Kerstin Flake & Tom Fabritius - hangover
Fabritius makes large format watercolors, and he does this in a genuine process if appropriation in which a breaking can be found, in a process of quoting in which reckoning can be found. Fabritius' pictorial worlds exist thanks to television consumption; by being present on the screen, by - as they say - hangin' on front of the tube, images wash over you casually, soothed, half-concentrated.
(Metzger, Rainer. "World-referring, World-Withdrawing: On the Paintings of Tom Fabritius." Ed. Galerie Kleindienst et al. Tom Fabritius. Bielefeld: Kerber Verlag, 2005.)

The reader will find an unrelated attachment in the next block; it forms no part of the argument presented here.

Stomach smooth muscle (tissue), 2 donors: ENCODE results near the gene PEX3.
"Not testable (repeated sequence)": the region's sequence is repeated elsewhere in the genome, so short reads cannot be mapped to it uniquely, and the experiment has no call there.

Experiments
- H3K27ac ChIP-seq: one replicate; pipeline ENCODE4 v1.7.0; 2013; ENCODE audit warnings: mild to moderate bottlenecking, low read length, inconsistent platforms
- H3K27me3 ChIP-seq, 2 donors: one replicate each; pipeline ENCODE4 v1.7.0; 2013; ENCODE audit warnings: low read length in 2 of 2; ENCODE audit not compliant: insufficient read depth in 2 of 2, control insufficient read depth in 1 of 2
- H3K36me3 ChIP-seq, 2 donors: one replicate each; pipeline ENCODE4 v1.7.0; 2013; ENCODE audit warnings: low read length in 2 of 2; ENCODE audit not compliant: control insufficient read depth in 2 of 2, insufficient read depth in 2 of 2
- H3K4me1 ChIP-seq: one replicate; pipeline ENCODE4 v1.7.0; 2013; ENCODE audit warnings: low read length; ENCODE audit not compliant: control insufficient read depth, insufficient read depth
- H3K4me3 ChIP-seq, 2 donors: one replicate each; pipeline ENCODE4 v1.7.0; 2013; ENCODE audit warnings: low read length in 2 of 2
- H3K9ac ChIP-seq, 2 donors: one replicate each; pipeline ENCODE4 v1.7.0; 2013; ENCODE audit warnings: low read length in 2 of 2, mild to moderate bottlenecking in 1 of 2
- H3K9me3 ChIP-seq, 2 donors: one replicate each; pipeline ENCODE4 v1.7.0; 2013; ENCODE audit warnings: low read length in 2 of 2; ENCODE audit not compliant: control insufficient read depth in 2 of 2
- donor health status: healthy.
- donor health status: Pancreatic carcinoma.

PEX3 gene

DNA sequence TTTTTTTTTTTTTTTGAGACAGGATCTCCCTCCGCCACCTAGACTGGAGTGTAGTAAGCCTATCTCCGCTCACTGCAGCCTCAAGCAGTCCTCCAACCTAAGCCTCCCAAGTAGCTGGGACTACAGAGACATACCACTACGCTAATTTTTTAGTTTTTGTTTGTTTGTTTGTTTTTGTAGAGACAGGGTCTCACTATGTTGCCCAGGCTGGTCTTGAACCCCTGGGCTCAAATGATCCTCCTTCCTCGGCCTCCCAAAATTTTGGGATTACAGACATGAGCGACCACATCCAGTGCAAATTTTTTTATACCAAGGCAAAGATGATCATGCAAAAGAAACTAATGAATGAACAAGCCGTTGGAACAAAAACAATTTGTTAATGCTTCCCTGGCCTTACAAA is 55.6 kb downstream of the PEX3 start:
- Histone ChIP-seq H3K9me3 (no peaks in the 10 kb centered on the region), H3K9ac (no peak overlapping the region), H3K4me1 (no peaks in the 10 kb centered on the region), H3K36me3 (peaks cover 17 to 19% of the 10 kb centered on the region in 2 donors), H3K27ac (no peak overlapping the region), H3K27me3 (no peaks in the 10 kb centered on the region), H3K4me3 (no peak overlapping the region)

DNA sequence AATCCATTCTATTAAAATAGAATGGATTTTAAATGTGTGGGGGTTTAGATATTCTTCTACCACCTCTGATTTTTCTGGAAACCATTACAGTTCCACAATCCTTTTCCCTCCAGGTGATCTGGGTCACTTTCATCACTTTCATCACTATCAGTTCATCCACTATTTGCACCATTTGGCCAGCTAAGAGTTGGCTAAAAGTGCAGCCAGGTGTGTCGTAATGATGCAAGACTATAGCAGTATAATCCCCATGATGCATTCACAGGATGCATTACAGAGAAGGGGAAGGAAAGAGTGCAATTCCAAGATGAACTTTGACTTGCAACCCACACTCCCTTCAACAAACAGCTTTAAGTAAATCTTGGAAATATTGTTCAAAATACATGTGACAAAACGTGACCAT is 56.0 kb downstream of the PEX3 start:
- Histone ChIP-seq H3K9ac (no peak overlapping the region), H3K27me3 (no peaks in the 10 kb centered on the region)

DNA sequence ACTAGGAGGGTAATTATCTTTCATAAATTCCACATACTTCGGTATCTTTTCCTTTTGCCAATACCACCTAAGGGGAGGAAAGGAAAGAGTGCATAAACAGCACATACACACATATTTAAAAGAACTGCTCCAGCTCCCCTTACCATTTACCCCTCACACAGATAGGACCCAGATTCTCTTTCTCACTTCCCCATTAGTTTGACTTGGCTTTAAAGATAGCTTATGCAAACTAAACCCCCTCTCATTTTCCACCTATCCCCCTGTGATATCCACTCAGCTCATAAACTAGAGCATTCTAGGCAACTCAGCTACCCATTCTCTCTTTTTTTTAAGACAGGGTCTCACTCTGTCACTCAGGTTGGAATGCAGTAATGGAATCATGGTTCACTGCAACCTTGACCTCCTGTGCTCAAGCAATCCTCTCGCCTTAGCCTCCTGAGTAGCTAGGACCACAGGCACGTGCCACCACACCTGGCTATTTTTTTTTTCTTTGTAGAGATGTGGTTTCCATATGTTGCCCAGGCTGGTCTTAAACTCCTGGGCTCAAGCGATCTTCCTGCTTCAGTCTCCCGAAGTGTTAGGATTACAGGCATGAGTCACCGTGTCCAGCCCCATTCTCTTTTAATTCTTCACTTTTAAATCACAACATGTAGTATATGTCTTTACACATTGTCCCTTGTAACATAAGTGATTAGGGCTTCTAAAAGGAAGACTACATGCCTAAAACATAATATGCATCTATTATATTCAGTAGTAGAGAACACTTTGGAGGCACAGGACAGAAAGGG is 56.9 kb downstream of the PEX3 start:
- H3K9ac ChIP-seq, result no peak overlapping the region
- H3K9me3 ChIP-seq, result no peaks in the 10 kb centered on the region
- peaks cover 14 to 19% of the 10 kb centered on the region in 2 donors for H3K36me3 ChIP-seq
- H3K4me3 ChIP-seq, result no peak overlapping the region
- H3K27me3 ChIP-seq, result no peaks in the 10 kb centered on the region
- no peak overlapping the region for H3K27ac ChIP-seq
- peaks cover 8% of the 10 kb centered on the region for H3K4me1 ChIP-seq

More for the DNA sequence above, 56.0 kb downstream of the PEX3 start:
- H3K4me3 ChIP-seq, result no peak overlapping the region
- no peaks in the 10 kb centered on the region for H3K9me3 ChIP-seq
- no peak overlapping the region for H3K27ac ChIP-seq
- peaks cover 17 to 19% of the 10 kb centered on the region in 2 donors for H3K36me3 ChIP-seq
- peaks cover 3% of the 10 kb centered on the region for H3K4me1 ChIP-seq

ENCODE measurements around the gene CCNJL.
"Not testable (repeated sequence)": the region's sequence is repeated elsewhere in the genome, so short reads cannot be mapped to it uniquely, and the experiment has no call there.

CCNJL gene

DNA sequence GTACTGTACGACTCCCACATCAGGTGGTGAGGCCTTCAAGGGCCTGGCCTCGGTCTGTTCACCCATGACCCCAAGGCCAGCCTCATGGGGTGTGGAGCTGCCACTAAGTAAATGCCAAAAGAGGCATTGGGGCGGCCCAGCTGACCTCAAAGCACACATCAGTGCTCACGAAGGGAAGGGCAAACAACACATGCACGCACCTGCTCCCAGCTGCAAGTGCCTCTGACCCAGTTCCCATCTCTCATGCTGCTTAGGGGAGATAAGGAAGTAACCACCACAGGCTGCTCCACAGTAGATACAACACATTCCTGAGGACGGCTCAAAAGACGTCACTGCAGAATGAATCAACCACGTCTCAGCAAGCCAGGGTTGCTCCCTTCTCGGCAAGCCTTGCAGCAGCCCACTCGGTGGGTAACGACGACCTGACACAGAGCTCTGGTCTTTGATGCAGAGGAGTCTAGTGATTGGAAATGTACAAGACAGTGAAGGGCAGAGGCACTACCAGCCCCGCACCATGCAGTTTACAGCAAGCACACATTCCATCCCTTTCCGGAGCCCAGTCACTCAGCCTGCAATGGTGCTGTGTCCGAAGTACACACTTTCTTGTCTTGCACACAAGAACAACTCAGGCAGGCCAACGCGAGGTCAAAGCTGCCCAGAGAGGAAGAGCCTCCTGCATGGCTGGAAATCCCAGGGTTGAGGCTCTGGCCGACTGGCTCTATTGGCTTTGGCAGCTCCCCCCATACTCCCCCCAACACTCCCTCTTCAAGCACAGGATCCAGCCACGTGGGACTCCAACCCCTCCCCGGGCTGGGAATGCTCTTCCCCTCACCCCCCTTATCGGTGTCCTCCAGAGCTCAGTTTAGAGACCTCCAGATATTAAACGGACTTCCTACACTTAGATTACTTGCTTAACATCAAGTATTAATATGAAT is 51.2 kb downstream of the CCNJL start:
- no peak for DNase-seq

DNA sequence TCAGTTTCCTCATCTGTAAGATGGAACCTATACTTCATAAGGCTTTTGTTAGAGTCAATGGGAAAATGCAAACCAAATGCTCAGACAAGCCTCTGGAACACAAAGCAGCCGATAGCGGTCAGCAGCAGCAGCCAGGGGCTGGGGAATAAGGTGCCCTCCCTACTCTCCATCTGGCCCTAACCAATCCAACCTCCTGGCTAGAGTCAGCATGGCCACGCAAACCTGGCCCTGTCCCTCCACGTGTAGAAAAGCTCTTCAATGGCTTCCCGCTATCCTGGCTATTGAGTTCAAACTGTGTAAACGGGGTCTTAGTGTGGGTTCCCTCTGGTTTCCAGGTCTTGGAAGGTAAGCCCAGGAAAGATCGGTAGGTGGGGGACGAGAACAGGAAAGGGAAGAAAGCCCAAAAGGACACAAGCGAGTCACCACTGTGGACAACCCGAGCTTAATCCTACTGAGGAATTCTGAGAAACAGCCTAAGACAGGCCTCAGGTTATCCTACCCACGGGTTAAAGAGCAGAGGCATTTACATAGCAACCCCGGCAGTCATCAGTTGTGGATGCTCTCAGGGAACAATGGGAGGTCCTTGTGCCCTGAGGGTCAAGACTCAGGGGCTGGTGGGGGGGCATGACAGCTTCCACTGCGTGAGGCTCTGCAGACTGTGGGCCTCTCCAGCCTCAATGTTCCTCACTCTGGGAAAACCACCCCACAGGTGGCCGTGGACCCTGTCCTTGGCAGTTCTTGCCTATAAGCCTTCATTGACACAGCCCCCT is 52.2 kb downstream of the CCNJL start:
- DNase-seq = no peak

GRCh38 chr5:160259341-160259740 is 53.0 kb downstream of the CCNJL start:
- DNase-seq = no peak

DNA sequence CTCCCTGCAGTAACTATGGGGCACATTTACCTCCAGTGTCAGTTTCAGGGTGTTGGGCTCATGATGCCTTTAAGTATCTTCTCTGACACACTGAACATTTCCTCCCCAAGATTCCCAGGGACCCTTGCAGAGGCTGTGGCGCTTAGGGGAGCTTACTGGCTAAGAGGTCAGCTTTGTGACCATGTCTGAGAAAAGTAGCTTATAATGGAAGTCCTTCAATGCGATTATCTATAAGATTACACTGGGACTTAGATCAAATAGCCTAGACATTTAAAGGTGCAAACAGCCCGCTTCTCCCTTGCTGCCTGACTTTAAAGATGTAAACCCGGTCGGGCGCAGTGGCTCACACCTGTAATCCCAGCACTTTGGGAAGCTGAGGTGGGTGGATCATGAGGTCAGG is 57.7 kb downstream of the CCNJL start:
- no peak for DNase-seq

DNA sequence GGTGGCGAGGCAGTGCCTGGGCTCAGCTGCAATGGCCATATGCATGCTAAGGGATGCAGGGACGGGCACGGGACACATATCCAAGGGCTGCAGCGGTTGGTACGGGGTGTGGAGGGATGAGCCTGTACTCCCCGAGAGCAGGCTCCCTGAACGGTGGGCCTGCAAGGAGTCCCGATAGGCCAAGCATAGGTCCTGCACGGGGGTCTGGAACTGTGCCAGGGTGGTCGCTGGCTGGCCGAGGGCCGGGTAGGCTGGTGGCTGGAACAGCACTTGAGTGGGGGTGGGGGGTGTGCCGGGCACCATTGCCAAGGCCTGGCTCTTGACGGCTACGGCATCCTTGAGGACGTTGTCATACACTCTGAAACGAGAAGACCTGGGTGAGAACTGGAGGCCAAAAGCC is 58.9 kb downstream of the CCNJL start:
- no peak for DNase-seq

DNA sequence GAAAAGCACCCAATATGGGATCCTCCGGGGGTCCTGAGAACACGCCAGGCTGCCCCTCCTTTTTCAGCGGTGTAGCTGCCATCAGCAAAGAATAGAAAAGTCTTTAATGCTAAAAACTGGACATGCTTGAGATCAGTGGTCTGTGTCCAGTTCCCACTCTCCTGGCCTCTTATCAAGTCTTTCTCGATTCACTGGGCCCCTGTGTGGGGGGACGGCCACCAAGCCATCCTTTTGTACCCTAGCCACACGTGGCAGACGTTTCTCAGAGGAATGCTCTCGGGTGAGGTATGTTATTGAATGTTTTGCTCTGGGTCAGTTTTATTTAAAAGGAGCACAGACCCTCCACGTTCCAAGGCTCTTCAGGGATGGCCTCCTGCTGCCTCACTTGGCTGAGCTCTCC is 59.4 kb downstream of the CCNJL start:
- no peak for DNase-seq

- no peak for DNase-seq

In front of the background of an otherwise well-organised pictorial space, I want moments of turbulence, uncertainty and instability to take place - like what happens in ghost stories. It's sort of like transposing scenes from late eighteenth-century haunted castles to today's urban underworld. Particularly in the age of the Enlightenment, during which the world was explored and explained by reason, there was a desire for occult phenomena and the subversion of security.
(Ebner, Florian. "Let's Talk about the Dimension of the Magical." Ed. Kleindienst, Matthias et al. Kerstin Flake: Turbulenzen. Leipzig: Lubok Verlag, 2009.)